James Horrax works for a market research and strategy consultancy. He worked previously as a consultant to Lynton Crosby and on Boris Johnson’s 2008 campaign for London Mayor. The opinions expressed are his own and do not represent those of his employer.
At some point during this Parliament, the Conservative Party will face the end of David Cameron’s leadership. It is in the context of this coming event, the European referendum and the eventual leadership contest that the runners and riders in the party and their actions are being viewed. The closer that these events get, the more speculation will increase.
So ahead of time, I’m taking this opportunity to urge Conservative Party members (including MPs) to think long and hard about how those last two are conducted. We know that the referendum campaign is likely to see the parliamentary party (and indeed the grassroots) divided, regardless of any concessions that the Prime Minister is able to secure in his renegotiation.
This means that the tone of the split in opinion will be more important than ever. We must keep differences focused exclusively on the issues. No name calling. No emotionally charged accusations. No bile. Just a simple debate on the issues that arise fromm the UK’s membership of the EU. And whatever the decision of the British people may be, we must respect it and consider the issue settled for a generation at the end.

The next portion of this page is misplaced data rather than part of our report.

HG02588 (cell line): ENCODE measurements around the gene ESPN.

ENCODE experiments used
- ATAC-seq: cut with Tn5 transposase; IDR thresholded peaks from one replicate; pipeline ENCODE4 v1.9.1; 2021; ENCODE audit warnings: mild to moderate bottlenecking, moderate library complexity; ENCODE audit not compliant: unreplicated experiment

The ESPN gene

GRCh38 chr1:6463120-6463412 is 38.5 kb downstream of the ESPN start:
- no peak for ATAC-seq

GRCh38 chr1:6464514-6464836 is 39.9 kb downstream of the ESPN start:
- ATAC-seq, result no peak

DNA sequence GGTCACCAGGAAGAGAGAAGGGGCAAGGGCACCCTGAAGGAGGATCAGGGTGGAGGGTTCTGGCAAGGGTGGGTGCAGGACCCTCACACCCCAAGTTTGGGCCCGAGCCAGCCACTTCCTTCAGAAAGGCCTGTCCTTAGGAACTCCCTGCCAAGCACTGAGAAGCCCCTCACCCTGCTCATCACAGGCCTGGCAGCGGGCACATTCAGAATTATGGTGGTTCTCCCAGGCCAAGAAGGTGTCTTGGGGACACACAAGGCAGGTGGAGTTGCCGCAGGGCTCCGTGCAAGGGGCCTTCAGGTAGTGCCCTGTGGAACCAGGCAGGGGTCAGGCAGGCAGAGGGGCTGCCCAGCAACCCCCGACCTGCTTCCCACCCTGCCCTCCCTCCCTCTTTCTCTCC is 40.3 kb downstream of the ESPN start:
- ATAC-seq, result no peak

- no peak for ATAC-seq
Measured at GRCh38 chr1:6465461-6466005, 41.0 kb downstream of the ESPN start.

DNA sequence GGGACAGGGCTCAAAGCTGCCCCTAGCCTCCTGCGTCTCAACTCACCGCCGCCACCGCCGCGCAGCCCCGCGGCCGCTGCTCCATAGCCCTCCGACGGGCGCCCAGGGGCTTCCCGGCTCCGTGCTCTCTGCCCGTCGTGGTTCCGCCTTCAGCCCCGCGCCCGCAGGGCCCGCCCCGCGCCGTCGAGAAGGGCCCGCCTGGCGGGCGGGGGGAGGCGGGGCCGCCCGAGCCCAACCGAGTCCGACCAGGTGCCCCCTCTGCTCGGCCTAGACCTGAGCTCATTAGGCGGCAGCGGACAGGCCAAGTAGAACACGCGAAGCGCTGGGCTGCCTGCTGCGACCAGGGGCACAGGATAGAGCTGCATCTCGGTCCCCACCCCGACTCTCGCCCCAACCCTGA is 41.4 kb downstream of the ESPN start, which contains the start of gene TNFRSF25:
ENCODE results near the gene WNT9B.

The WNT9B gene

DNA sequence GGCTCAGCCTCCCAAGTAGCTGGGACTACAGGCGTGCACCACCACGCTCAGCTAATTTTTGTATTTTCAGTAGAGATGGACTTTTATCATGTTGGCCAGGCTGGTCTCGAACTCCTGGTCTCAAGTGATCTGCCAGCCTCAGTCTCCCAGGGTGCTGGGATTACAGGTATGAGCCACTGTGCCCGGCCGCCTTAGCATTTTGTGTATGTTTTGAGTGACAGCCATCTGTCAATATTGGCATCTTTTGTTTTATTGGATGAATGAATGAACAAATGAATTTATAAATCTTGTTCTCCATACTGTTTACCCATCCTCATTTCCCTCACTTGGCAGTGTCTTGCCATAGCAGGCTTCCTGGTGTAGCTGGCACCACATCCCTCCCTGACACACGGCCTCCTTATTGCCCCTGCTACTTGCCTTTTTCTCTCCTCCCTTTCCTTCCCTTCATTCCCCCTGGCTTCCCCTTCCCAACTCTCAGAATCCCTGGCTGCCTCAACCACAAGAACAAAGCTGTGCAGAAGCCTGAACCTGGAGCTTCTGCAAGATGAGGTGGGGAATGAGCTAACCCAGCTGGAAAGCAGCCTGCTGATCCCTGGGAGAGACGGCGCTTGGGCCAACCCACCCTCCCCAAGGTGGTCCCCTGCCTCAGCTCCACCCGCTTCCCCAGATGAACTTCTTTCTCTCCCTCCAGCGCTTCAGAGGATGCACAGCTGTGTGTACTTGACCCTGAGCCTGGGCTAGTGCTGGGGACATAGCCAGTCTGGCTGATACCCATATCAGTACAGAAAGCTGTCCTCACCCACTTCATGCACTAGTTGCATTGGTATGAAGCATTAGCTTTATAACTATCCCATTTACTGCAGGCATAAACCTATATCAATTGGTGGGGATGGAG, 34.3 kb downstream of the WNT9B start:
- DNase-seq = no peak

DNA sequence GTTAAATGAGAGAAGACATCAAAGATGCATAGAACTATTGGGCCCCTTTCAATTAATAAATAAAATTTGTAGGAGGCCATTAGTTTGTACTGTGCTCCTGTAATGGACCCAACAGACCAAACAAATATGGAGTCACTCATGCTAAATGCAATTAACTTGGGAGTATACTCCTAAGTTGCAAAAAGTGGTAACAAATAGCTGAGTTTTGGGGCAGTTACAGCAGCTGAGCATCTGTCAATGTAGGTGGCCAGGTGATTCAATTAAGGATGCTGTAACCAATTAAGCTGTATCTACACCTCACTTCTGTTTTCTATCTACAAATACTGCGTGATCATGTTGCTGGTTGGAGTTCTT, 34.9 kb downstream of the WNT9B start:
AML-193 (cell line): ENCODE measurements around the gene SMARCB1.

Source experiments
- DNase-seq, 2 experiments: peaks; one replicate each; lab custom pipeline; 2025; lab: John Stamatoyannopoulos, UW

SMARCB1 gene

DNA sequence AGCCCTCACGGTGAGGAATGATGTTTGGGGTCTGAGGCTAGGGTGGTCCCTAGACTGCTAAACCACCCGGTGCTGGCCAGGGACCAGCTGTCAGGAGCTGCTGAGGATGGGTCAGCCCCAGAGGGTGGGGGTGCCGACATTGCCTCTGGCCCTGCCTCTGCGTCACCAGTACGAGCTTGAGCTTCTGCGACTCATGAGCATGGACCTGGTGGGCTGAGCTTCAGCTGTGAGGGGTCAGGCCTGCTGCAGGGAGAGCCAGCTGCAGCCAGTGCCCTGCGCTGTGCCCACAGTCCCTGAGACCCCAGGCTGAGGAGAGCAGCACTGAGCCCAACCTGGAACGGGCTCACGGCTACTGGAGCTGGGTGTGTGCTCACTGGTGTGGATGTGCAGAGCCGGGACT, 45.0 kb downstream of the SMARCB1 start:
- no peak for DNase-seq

It is equally importance that leading figures in the Party do not outsource anything resembling personal attacks either. One of the ironies of Corbyn’s ‘New Politics’ is that the Labour leadershi[, rather than issue malicious and anonymous briefings to press supporters, has outsourced that sort of mischief to Twitter trolls and other assorted fellow travellers. By ensuring that personal attacks don’t feature at all, the prospective leadership candidates will be able to position themselves as unifiers of the Tory faithful after the referendum.
Both sides will need to be gracious and conciliatory, allowing each other to make their case. Some will see the intrusion of European regulation as over-reach. Some will see the position of the UK within a wider bloc of nations as crucial in an era of large trading blocs, supersize nations, economies and global concerns. These are both valid positions. Both must be heard with respect.
Within political parties, particularly when they are divide, debate can degenerate into name-calling and attempts to hold others to certain ideological standards. (Maastricht, anyone?) As a result, the issue at stake gets lost in a sea of insults or amidst labels laden with toxicity (Blairite/Brownite, Wet/Dry, Europhile/Eurosceptic, liberal/conservative). The danger is that the argument will become so heated that the purpose of the referendum will be forgotten – preventing the calm presentation of the issues necessary to allow the public to make sense of a complicated decision.
The way in which the referendum will be conducted will obviously have an impact on the subsequent tone of the leadership race. Helpfully, we have been given a ‘What Not To Do’ guide by the Labour Party here and by the Republican Party in the US. Ours should be a calm, considered and rational discussion of which candidate is best suited not only to represent our party and members’ values but to represent the great, Great British public nationally and on the world stage.